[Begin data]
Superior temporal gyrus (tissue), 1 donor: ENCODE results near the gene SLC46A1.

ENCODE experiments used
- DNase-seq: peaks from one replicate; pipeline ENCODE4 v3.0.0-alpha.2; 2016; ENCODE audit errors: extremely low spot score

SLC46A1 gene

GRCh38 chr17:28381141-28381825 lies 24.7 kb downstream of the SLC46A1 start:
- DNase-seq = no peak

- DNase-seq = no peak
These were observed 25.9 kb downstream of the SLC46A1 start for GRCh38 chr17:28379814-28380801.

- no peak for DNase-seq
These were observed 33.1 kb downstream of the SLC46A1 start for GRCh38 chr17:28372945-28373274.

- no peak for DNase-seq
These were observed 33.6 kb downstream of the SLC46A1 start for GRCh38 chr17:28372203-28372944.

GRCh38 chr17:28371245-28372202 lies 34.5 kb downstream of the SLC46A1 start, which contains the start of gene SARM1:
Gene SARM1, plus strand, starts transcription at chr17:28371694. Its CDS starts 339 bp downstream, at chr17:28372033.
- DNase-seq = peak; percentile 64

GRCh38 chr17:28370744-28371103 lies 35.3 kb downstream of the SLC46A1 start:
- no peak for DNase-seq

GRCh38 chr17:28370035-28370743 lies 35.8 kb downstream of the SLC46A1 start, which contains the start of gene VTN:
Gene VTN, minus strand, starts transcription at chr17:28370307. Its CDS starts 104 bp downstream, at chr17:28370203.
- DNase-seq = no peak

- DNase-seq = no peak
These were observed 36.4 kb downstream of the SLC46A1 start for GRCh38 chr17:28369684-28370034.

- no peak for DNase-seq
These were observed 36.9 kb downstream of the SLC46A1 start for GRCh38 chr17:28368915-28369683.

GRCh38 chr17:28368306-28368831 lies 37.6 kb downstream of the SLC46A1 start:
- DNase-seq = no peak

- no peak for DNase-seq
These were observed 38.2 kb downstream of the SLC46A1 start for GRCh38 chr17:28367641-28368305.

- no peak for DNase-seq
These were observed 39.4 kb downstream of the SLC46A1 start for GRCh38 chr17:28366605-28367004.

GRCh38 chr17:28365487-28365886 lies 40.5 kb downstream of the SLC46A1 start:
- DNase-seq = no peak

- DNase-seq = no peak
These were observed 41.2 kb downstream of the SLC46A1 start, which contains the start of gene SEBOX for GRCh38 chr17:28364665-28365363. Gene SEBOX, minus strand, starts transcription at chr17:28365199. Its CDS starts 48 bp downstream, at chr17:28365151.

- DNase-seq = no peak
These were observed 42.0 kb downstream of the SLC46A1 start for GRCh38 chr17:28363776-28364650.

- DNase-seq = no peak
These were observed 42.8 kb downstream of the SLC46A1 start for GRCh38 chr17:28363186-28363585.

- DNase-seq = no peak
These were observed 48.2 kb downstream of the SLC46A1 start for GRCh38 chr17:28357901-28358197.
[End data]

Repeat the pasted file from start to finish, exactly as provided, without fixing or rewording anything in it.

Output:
Superior temporal gyrus (tissue), 1 donor: ENCODE results near the gene SLC46A1.

ENCODE experiments used
- DNase-seq: peaks from one replicate; pipeline ENCODE4 v3.0.0-alpha.2; 2016; ENCODE audit errors: extremely low spot score

SLC46A1 gene

GRCh38 chr17:28381141-28381825 lies 24.7 kb downstream of the SLC46A1 start:
- DNase-seq = no peak

- DNase-seq = no peak
These were observed 25.9 kb downstream of the SLC46A1 start for GRCh38 chr17:28379814-28380801.

- no peak for DNase-seq
These were observed 33.1 kb downstream of the SLC46A1 start for GRCh38 chr17:28372945-28373274.

- no peak for DNase-seq
These were observed 33.6 kb downstream of the SLC46A1 start for GRCh38 chr17:28372203-28372944.

GRCh38 chr17:28371245-28372202 lies 34.5 kb downstream of the SLC46A1 start, which contains the start of gene SARM1:
Gene SARM1, plus strand, starts transcription at chr17:28371694. Its CDS starts 339 bp downstream, at chr17:28372033.
- DNase-seq = peak; percentile 64

GRCh38 chr17:28370744-28371103 lies 35.3 kb downstream of the SLC46A1 start:
- no peak for DNase-seq

GRCh38 chr17:28370035-28370743 lies 35.8 kb downstream of the SLC46A1 start, which contains the start of gene VTN:
Gene VTN, minus strand, starts transcription at chr17:28370307. Its CDS starts 104 bp downstream, at chr17:28370203.
- DNase-seq = no peak

- DNase-seq = no peak
These were observed 36.4 kb downstream of the SLC46A1 start for GRCh38 chr17:28369684-28370034.

- no peak for DNase-seq
These were observed 36.9 kb downstream of the SLC46A1 start for GRCh38 chr17:28368915-28369683.

GRCh38 chr17:28368306-28368831 lies 37.6 kb downstream of the SLC46A1 start:
- DNase-seq = no peak

- no peak for DNase-seq
These were observed 38.2 kb downstream of the SLC46A1 start for GRCh38 chr17:28367641-28368305.

- no peak for DNase-seq
These were observed 39.4 kb downstream of the SLC46A1 start for GRCh38 chr17:28366605-28367004.

GRCh38 chr17:28365487-28365886 lies 40.5 kb downstream of the SLC46A1 start:
- DNase-seq = no peak

- DNase-seq = no peak
These were observed 41.2 kb downstream of the SLC46A1 start, which contains the start of gene SEBOX for GRCh38 chr17:28364665-28365363. Gene SEBOX, minus strand, starts transcription at chr17:28365199. Its CDS starts 48 bp downstream, at chr17:28365151.

- DNase-seq = no peak
These were observed 42.0 kb downstream of the SLC46A1 start for GRCh38 chr17:28363776-28364650.

- DNase-seq = no peak
These were observed 42.8 kb downstream of the SLC46A1 start for GRCh38 chr17:28363186-28363585.

- DNase-seq = no peak
These were observed 48.2 kb downstream of the SLC46A1 start for GRCh38 chr17:28357901-28358197.